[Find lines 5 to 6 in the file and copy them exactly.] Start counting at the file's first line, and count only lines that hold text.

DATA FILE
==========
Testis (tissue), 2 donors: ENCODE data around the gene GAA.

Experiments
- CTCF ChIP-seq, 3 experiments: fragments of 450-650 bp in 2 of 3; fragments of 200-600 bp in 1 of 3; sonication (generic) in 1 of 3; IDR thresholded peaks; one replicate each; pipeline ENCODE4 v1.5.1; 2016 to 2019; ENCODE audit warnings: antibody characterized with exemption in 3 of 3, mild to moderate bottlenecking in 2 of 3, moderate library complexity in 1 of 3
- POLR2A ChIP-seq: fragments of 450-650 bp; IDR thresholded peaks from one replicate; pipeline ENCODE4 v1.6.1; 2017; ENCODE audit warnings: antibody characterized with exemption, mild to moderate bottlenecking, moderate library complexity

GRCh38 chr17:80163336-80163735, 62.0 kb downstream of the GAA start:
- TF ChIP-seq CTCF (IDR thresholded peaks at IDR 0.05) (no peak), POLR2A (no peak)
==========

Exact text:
GRCh38 chr17:80163336-80163735, 62.0 kb downstream of the GAA start:
- TF ChIP-seq CTCF (IDR thresholded peaks at IDR 0.05) (no peak), POLR2A (no peak)